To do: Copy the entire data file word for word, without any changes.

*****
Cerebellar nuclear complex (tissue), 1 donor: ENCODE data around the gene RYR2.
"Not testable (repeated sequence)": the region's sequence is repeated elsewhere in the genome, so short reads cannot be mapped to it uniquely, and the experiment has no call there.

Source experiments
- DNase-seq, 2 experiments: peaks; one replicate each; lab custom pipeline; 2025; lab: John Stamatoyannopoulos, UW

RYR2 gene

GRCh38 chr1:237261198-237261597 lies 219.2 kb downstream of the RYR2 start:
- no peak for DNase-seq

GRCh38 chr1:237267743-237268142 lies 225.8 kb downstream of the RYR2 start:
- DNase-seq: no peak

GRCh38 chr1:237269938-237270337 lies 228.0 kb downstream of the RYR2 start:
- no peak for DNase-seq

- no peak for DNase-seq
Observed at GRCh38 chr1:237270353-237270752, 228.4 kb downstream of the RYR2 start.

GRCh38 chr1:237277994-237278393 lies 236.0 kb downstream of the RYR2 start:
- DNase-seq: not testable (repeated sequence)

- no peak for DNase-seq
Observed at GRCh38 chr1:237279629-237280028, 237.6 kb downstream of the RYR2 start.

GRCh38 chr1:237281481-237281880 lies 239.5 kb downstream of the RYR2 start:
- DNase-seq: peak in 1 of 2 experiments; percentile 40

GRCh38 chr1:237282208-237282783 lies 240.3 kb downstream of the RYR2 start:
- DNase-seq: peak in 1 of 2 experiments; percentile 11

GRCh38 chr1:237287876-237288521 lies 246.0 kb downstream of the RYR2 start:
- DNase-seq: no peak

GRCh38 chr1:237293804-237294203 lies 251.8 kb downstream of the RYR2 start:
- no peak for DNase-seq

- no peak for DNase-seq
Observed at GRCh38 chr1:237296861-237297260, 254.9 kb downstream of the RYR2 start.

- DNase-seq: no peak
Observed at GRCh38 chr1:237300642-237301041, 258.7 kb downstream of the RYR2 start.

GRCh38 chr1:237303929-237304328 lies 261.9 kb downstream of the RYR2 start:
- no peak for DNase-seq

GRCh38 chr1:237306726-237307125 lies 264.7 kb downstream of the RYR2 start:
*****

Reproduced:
Cerebellar nuclear complex (tissue), 1 donor: ENCODE data around the gene RYR2.
"Not testable (repeated sequence)": the region's sequence is repeated elsewhere in the genome, so short reads cannot be mapped to it uniquely, and the experiment has no call there.

Source experiments
- DNase-seq, 2 experiments: peaks; one replicate each; lab custom pipeline; 2025; lab: John Stamatoyannopoulos, UW

RYR2 gene

GRCh38 chr1:237261198-237261597 lies 219.2 kb downstream of the RYR2 start:
- no peak for DNase-seq

GRCh38 chr1:237267743-237268142 lies 225.8 kb downstream of the RYR2 start:
- DNase-seq: no peak

GRCh38 chr1:237269938-237270337 lies 228.0 kb downstream of the RYR2 start:
- no peak for DNase-seq

- no peak for DNase-seq
Observed at GRCh38 chr1:237270353-237270752, 228.4 kb downstream of the RYR2 start.

GRCh38 chr1:237277994-237278393 lies 236.0 kb downstream of the RYR2 start:
- DNase-seq: not testable (repeated sequence)

- no peak for DNase-seq
Observed at GRCh38 chr1:237279629-237280028, 237.6 kb downstream of the RYR2 start.

GRCh38 chr1:237281481-237281880 lies 239.5 kb downstream of the RYR2 start:
- DNase-seq: peak in 1 of 2 experiments; percentile 40

GRCh38 chr1:237282208-237282783 lies 240.3 kb downstream of the RYR2 start:
- DNase-seq: peak in 1 of 2 experiments; percentile 11

GRCh38 chr1:237287876-237288521 lies 246.0 kb downstream of the RYR2 start:
- DNase-seq: no peak

GRCh38 chr1:237293804-237294203 lies 251.8 kb downstream of the RYR2 start:
- no peak for DNase-seq

- no peak for DNase-seq
Observed at GRCh38 chr1:237296861-237297260, 254.9 kb downstream of the RYR2 start.

- DNase-seq: no peak
Observed at GRCh38 chr1:237300642-237301041, 258.7 kb downstream of the RYR2 start.

GRCh38 chr1:237303929-237304328 lies 261.9 kb downstream of the RYR2 start:
- no peak for DNase-seq

GRCh38 chr1:237306726-237307125 lies 264.7 kb downstream of the RYR2 start: